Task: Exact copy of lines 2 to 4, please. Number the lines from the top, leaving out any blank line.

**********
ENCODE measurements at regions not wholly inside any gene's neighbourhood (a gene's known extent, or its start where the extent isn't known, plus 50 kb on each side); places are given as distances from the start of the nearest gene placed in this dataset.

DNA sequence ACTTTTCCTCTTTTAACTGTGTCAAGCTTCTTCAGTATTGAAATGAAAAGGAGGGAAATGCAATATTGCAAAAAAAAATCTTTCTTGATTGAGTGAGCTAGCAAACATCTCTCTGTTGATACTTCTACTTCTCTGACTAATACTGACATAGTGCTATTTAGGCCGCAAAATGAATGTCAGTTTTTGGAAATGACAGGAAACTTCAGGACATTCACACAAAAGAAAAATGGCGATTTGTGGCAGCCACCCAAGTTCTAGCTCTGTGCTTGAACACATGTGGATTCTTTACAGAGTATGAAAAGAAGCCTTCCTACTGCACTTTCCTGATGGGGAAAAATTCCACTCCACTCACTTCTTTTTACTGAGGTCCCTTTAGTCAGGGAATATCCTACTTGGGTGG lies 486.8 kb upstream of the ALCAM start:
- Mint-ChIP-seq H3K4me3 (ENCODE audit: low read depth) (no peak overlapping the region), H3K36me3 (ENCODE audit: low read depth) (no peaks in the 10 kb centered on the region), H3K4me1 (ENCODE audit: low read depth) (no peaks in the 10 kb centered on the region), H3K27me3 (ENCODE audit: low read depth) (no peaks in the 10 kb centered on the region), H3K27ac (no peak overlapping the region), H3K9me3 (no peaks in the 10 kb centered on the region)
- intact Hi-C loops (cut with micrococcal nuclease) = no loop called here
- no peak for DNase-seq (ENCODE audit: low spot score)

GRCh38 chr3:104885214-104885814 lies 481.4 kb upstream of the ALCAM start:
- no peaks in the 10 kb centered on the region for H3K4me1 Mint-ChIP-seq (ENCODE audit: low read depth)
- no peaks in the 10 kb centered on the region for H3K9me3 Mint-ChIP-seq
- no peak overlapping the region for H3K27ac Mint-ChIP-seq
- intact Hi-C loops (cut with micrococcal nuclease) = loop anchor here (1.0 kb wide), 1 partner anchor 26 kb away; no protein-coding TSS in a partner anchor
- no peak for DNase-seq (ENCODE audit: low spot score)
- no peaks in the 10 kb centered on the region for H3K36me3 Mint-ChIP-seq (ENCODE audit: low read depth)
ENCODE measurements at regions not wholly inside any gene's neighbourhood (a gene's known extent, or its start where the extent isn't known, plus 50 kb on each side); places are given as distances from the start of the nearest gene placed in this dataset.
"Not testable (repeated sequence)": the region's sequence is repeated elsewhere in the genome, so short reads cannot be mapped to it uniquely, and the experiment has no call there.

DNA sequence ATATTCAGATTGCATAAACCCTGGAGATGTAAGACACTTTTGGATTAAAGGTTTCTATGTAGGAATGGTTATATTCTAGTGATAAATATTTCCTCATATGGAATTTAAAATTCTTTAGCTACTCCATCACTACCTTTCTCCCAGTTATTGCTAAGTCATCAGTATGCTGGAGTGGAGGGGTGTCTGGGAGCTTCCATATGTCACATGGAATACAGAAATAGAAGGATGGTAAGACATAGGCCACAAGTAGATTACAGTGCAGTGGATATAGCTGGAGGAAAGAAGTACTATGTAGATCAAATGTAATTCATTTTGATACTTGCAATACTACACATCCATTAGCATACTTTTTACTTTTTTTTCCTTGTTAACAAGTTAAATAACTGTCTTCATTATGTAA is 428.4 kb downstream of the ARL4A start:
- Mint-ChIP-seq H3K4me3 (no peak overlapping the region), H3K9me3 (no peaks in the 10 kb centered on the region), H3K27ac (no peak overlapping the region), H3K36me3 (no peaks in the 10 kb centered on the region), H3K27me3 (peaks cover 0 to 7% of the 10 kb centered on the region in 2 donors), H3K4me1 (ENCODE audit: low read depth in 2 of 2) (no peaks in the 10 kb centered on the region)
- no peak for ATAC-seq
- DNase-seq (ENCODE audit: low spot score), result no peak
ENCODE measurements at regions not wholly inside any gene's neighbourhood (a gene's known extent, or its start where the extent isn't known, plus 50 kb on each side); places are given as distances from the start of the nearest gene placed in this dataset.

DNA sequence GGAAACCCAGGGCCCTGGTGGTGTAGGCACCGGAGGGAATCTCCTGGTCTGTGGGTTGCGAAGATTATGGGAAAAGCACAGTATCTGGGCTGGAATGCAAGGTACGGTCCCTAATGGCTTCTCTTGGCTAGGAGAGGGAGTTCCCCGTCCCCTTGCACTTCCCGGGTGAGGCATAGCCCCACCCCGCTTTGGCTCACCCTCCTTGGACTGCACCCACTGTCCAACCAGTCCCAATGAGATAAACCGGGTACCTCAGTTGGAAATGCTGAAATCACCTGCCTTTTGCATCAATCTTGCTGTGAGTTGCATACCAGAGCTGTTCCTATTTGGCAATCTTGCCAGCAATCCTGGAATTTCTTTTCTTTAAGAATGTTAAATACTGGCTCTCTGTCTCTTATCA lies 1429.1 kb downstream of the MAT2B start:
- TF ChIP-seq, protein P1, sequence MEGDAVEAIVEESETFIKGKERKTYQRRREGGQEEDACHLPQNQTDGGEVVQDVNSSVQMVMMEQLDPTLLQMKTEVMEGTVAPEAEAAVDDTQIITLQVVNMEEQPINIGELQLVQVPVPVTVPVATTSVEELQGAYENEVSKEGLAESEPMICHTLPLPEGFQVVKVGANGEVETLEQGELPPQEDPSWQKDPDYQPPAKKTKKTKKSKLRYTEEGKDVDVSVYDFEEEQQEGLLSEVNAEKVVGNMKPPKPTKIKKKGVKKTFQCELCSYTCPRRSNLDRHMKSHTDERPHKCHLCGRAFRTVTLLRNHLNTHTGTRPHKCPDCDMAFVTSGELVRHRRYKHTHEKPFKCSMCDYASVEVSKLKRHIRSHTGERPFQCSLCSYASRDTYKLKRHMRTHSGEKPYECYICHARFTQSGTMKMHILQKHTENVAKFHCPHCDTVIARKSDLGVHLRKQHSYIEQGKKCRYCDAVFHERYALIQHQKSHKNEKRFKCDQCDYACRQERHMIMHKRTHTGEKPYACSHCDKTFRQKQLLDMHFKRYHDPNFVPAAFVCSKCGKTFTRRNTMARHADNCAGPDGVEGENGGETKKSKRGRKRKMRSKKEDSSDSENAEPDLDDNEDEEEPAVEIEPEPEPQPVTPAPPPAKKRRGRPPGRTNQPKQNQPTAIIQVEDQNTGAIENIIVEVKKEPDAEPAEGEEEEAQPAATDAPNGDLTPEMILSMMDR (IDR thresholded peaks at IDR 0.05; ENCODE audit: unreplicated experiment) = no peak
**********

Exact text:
DNA sequence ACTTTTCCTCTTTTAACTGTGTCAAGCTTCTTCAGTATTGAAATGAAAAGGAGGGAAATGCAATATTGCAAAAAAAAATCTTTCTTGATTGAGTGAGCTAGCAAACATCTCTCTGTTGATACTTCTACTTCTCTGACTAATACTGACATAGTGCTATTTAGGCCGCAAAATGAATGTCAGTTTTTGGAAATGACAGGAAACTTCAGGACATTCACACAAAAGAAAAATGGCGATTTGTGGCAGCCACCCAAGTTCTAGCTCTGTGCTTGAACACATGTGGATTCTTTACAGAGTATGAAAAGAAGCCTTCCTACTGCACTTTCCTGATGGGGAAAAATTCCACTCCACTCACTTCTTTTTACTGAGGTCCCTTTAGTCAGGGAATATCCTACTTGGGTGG lies 486.8 kb upstream of the ALCAM start:
- Mint-ChIP-seq H3K4me3 (ENCODE audit: low read depth) (no peak overlapping the region), H3K36me3 (ENCODE audit: low read depth) (no peaks in the 10 kb centered on the region), H3K4me1 (ENCODE audit: low read depth) (no peaks in the 10 kb centered on the region), H3K27me3 (ENCODE audit: low read depth) (no peaks in the 10 kb centered on the region), H3K27ac (no peak overlapping the region), H3K9me3 (no peaks in the 10 kb centered on the region)
- intact Hi-C loops (cut with micrococcal nuclease) = no loop called here